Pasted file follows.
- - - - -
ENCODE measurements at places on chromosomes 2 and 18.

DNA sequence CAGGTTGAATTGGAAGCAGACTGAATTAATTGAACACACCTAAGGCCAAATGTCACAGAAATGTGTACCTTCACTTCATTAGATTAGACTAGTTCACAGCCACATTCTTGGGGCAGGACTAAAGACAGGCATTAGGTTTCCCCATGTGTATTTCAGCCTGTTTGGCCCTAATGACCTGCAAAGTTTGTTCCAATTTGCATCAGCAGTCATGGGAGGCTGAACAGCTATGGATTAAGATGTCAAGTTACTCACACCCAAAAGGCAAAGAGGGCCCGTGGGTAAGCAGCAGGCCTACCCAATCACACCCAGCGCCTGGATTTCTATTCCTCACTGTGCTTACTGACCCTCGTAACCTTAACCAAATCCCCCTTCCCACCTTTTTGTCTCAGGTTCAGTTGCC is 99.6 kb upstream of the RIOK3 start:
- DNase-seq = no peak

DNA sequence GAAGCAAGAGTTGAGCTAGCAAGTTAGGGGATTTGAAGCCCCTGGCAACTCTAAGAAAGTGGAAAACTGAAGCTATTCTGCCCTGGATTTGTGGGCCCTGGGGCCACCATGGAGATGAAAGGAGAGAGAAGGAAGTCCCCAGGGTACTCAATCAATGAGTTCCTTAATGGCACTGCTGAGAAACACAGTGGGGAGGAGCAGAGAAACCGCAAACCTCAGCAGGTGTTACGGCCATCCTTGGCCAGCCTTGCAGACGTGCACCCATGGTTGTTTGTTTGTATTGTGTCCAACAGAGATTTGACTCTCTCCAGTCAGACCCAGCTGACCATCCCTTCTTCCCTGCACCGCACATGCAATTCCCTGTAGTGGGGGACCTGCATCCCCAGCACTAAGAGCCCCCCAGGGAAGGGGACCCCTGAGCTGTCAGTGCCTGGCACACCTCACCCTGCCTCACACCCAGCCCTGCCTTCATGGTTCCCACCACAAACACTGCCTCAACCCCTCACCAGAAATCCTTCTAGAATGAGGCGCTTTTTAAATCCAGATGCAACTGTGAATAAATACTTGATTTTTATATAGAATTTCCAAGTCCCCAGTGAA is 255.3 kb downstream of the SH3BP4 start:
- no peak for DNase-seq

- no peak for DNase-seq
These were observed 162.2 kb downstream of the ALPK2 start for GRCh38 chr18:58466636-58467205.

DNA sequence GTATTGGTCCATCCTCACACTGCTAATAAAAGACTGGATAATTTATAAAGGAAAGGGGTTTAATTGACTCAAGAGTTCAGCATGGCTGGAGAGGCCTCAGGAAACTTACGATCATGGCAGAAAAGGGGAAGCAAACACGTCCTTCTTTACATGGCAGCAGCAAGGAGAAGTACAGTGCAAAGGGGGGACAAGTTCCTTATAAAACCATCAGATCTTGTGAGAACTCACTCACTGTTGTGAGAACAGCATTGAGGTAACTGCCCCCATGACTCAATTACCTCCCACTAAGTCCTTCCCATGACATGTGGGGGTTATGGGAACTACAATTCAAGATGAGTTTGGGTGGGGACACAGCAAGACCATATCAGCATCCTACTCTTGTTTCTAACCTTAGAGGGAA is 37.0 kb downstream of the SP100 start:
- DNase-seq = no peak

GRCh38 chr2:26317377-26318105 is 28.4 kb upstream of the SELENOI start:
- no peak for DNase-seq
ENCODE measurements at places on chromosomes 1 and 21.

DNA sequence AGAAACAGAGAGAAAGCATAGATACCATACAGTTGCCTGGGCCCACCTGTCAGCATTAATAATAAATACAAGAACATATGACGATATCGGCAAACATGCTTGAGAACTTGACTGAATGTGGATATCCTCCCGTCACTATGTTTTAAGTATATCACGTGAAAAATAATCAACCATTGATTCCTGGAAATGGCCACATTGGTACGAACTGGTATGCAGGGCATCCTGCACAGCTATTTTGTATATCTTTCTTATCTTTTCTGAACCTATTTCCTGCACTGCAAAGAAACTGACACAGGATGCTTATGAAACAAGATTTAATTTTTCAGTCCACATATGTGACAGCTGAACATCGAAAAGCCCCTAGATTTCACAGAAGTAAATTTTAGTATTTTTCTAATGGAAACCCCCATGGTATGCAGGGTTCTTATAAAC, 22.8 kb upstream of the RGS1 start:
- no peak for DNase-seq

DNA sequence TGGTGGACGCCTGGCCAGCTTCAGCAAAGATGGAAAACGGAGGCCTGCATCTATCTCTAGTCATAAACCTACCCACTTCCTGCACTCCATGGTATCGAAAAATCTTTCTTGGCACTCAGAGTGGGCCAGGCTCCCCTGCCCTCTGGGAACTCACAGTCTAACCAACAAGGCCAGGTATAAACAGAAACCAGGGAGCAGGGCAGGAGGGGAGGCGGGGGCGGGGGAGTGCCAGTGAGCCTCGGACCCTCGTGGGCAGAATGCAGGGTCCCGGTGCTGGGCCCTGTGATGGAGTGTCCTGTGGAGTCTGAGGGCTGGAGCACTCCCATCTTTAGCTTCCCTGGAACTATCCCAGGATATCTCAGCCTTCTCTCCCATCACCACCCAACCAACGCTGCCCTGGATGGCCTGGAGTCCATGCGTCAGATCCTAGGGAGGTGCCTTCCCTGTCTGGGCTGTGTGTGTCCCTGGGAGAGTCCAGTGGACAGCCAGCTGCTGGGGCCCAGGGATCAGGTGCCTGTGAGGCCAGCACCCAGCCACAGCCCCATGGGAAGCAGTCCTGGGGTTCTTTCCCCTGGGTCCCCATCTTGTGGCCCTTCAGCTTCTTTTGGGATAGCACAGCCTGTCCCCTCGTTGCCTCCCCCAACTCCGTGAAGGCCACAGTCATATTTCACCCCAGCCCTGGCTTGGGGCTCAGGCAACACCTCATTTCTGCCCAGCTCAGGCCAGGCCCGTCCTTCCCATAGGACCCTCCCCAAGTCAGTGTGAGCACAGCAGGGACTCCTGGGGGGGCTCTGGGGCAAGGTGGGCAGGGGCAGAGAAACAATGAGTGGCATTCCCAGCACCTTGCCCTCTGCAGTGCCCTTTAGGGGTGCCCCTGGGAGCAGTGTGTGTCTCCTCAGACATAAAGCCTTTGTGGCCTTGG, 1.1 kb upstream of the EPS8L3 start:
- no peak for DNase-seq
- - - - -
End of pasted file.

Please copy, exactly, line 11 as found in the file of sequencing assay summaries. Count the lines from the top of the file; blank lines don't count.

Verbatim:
- no peak for DNase-seq